Prince Charles meets patients and carers at Cotswold Care Hospice

Gazette Series: (l to r) Jane Pilbeam, Sophie Harrison and Rachael Hall meet Prince Charles at Cotswold Care Hospice picture by Thousand Word Media (l to r) Jane Pilbeam, Sophie Harrison and Rachael Hall meet Prince Charles at Cotswold Care Hospice picture by Thousand Word Media

GRANDCHILDREN was the topic of the day as The Prince of Wales chatted to patients at Cotswold Care Hospice.

The Prince, who is patron of the Minchinhampton-based charity, met patients, carers, staff and volunteers during the visit in which he opened the new creative therapy extension.

The charity raised £55,000 to complete the new extension following a £116,000 Government grant for the project.

The Prince of Wales admired a new piece of art work which was the result of a community project involving children from Minchinhampton Primary School.

Over several weeks, the pupils worked together with day hospice patients to create a collage inspired by Monet’s garden.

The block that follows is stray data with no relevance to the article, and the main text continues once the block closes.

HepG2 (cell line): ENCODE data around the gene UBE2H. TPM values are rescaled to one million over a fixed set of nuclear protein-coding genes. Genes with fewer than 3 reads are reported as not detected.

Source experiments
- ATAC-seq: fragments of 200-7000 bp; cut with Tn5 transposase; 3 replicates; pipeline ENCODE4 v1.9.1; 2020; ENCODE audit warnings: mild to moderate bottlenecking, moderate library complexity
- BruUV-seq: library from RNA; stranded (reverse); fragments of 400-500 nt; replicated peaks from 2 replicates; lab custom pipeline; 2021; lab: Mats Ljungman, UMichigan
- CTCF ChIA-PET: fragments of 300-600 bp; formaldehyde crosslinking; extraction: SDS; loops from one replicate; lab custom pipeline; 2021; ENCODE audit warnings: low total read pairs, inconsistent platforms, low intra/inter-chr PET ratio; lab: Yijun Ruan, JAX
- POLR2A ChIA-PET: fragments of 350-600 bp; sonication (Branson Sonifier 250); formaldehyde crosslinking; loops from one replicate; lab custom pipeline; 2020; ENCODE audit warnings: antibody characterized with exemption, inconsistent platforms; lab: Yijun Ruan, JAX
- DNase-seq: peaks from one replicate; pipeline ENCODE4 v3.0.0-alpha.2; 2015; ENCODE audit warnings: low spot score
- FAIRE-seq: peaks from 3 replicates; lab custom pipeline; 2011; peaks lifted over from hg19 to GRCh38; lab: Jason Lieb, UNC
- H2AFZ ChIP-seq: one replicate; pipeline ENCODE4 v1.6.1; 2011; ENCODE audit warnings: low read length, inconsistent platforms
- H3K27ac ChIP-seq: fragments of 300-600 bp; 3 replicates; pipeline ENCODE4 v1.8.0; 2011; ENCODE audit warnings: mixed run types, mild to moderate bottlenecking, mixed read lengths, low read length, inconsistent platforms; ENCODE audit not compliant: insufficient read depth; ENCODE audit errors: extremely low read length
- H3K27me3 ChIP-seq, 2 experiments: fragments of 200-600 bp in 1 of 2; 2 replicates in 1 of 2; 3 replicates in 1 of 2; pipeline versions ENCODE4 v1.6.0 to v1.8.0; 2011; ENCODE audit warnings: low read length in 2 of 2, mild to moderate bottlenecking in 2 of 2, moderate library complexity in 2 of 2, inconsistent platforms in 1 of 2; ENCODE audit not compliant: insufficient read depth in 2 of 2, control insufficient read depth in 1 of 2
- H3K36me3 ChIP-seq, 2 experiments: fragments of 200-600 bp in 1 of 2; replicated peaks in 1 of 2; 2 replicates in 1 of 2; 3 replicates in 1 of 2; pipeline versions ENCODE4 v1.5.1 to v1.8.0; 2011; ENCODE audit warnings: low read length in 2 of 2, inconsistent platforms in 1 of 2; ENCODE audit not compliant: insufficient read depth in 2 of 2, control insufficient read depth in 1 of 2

The children explained their work to The Prince of Wales and Jules Eaton, chief executive of Cotswold Care Hospice, said he took time to speak to everyone.

“We are honoured to have His Royal Highness as our Patron. It seemed only right that The Prince opened our new creative therapy extension, as he always enjoys visiting the art studio here at the hospice.”

HRH also visited the new therapeutic garden on Thursday, December 19, when he met the sculptor Jim Milne who designed the central feature.

The Prince of Wales also had a special ‘gift’ for patient Desmond Kyne – information about making icons. Mr Kyne, from Stroud, designs and creates icons and tapestries.

Val Marriott, from Tetbury, received support from the charity’s home nurses so that her late husband Richard could die at home.

Speaking to the Prince, she said that Richard had told her was not afraid of dying but he wanted to maintain his dignity.

“Cotswold Care Hospice achieved that and the nurses and care staff cared for Richard with dignity and compassion. He always felt better after a visit,” he said.

“The Prince asked me how many grandchildren I had and when I said three he joked I was doing better than he was.”

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